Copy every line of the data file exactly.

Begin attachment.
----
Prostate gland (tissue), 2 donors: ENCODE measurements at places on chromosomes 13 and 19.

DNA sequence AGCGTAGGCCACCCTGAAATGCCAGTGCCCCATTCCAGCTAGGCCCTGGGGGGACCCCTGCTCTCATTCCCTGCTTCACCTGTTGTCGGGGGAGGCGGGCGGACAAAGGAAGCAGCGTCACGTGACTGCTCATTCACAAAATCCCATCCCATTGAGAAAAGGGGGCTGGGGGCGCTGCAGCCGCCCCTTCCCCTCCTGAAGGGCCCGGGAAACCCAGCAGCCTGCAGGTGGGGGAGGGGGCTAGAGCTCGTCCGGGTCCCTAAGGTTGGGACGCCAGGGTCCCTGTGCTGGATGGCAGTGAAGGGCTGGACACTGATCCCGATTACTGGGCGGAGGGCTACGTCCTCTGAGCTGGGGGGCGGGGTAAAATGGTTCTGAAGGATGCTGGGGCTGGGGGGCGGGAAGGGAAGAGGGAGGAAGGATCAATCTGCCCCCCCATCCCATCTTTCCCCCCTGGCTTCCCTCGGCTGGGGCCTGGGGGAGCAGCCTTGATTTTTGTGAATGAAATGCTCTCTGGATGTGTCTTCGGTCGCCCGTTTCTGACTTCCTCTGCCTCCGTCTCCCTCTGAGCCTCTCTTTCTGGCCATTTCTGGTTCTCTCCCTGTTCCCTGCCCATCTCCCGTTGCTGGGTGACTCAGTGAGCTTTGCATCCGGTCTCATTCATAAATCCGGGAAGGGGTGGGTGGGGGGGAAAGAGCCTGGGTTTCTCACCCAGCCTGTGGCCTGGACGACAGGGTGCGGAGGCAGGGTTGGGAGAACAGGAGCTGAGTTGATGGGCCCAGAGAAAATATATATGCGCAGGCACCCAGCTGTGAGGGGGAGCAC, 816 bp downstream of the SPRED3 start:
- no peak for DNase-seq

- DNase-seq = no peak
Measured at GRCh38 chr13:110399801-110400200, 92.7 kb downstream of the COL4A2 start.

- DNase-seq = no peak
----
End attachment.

Prostate gland (tissue), 2 donors: ENCODE measurements at places on chromosomes 13 and 19.

DNA sequence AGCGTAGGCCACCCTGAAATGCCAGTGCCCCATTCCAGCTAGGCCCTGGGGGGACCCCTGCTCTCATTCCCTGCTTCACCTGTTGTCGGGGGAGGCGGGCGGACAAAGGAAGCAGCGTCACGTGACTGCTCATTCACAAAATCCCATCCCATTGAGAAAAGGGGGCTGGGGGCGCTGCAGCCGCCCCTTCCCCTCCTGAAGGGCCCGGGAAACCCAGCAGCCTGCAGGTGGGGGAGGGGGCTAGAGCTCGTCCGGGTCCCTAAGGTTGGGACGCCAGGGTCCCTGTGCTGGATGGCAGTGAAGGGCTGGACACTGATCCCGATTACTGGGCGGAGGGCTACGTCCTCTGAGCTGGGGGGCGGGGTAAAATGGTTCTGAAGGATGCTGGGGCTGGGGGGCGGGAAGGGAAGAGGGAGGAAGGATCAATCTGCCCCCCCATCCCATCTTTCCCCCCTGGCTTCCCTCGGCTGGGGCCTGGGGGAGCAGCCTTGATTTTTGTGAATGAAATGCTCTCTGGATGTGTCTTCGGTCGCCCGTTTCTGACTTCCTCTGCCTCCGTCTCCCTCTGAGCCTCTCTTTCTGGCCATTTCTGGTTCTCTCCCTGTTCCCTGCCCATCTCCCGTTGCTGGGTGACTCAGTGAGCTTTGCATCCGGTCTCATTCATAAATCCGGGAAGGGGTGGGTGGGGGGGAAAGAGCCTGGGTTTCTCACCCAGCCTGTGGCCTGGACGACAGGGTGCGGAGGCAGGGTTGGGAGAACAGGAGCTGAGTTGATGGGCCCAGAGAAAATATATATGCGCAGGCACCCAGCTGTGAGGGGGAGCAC, 816 bp downstream of the SPRED3 start:
- no peak for DNase-seq

- DNase-seq = no peak
Measured at GRCh38 chr13:110399801-110400200, 92.7 kb downstream of the COL4A2 start.

- DNase-seq = no peak